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5 Misunderstood Geniuses From The Pages Of History

| October 21, 2015 | 4:45 pm
5 Misunderstood Geniuses From The Pages Of History

5 Misunderstood Geniuses From The Pages Of History

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The term “progressive thinker” is somewhat of a compliment in the present era and many of us would like to be referred as someone who possesses progressive and liberal thinking. This statement is suitable in the present world but there was a time when being a progressive thinker often led to a life threatening situation as people at large would refrain from thinking in a direction which is different from the existing one or challenges the precedents set by some authority.

History stands as witness to various genius minds whose thoughts, beliefs, and progressive contribution to the society met with a tragic ends, simply because they challenged what already existed. These geniuses and their contribution had the power to influence the world, but perhaps, at that time, the society was not ready to accept any paradigm shifting idea. The end result is loss of a talented mind that walks on earth once in a million years (or may be not).

Here are 5 misunderstood geniuses in history whose work did change the world but they had to pay the price with their lives.

Socrates:

One of the most influential philosophers of all time, Socrates is still widely relevant in ancient as well as modern philosophy. When he was alive, he was a well-known figure but at the same time controversial. So much so that he was mocked at through plays with comical twists. Socrates never left behind his thoughts in written and much of his philosophy is shared by his principal disciples Plato and Xenophon. We will take another day to discuss his philosophies and thoughts, and today we are limiting ourselves to the tragic end of Socrates. He was sentenced to death by poison consumption on various charges that includes corrupting young minds of Athens, failure to acknowledge those Gods which the city has recognized, and identifying other divinities.

Vincent Van Gogh:

Who is not familiar with this name! He is one of the most widely recognized artists of all times. But, when he was alive his life was something that nobody would like to believe. He suffered from mental illness, sent to asylum, produced the best of work in the last two years of his life, died of a gunshot that he himself inflicted, and ironically, sold just one painting in his whole lifetime. Van Gogh never experienced wide success when he was alive rather he lived in poverty, was overworked, and malnourished. The one who laid the foundation of the contemporary modern art did not enjoyed success while alive.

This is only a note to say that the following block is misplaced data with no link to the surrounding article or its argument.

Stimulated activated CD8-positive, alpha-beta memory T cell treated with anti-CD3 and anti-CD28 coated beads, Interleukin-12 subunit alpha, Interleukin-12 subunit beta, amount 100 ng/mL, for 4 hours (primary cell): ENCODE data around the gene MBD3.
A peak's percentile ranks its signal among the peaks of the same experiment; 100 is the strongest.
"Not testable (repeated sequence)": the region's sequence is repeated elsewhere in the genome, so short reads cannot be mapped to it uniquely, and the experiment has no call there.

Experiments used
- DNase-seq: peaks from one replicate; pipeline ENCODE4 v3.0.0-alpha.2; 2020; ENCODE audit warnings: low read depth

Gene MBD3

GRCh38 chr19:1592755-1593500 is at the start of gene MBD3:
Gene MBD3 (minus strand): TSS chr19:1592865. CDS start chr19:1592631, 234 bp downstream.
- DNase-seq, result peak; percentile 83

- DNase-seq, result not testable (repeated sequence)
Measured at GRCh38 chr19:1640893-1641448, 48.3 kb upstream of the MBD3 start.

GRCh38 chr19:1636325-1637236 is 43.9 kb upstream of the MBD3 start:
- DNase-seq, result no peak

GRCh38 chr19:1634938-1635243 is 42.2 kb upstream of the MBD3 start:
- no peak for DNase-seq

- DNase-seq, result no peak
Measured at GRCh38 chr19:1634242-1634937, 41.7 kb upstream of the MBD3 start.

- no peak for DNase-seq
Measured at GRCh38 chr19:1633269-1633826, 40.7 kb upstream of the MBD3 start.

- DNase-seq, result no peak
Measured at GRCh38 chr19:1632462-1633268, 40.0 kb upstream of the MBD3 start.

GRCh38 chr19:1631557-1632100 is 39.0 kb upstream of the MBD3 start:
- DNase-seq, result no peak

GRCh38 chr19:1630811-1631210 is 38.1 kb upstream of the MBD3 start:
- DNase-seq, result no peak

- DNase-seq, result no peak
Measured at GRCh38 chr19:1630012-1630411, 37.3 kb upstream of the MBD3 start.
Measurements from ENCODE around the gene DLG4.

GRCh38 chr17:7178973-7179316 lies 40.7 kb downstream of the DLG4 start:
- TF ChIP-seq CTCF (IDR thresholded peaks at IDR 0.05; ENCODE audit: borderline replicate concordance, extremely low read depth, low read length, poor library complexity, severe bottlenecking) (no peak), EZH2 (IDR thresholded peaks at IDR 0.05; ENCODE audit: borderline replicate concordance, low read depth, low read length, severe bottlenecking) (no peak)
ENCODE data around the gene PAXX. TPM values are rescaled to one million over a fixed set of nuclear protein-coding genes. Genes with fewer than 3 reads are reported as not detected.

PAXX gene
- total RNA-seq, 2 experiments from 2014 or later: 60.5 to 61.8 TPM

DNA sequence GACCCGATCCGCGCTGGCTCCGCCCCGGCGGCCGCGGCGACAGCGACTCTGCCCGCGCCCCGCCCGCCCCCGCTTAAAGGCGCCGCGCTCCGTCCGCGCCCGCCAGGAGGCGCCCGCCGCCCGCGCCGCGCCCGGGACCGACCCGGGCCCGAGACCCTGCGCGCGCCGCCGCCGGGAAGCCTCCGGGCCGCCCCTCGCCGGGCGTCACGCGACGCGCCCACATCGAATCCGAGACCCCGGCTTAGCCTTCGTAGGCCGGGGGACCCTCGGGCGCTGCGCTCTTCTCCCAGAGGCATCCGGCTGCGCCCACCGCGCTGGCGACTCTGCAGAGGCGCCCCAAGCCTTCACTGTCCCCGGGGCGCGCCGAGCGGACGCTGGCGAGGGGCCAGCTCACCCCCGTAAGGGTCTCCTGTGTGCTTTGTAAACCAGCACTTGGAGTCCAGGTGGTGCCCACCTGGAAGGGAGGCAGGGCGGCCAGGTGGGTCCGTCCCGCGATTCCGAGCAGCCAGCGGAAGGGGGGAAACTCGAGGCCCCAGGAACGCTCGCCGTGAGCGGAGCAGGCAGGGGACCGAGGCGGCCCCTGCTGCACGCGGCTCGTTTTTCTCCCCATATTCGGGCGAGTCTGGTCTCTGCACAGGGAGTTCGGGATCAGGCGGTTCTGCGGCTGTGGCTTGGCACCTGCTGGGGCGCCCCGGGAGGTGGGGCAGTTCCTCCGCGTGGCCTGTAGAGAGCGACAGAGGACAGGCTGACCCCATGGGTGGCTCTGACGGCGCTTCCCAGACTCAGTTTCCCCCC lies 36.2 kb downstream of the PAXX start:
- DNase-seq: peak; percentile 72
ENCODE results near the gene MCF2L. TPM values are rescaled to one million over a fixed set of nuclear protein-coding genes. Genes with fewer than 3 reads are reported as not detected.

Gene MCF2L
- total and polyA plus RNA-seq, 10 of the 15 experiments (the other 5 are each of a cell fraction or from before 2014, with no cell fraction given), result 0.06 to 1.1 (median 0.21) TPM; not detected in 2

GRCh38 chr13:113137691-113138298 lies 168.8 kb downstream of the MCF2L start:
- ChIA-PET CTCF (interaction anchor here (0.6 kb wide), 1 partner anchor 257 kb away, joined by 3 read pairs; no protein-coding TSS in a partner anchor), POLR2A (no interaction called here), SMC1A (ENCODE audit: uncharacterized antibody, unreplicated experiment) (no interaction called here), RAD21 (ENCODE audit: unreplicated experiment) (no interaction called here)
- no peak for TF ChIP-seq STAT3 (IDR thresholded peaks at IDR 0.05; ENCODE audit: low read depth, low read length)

The Starry Night

Alan Turing:

Well, Turing is one of the few names considered to be the father of modern computer science and artificial intelligence. His contribution in saving million lives during World War II makes his one of the most remarkable men of his times. During the war, German devised Enigma machine to communicate through codes that were considered impossible to decode by the Allies forces. Turing decoded these Enigma codes leading to the victory of Allies forces and shortening the duration of the war. His contribution to the modern technology as we see and experience today is undoubtedly immense. Yet, this genius mind was prosecuted because of his homosexuality. Turing had to choose between going to jail or oestrogen treatment to control his libido, he chose the latter one. Two years after his incident, he died of cyanide poisoning at the age of 41. Till date no one can conclusively determine whether he committed suicide, or was killed, or was victim of accidental poisoning.

Dr. Subhash Mukhopadhyay:

A physician who could have been the pride of the nation turned out to be a shameful chapter for Indian political system that forced him to commit suicide. Dr. Mukhopadhyay was the man who successfully created India’s as well as Asian’s first test tube baby in the year 1978. But, the then state government of West Bengal refused to accept his achievement and further bureaucratic complication forced him to end his own life in the year 1981. In the year 2002, finally Indian Council of Medical Research (ICMR) recognized his path-breaking work; 21 years after his death.

Nikola Tesla:

Tesla was a futurist who developed many electronic devices that were way ahead of its times. Imagine this; Tesla even conceived the idea of wireless communication device which now is known as smartphones somewhat around 1901. Some of the most interesting and revolutionary inventions by Tesla are fluorescent bulbs, Tesla coil, x-rays, remote control, radio, laser, electric motor and many other. Despite of all this and much more, this genius scientist had to struggle a lot to get due credit for his inventions and eventually died alone inside a room of New Yorker Hotel as a poor man.

To be born a genius, and to be accepted and appreciated as genius are two different things. As the cult poet, short story writer, and novelist, Charles Bukowski, quoted on his novel Factotum,

I’m a genius but nobody knows it but me.

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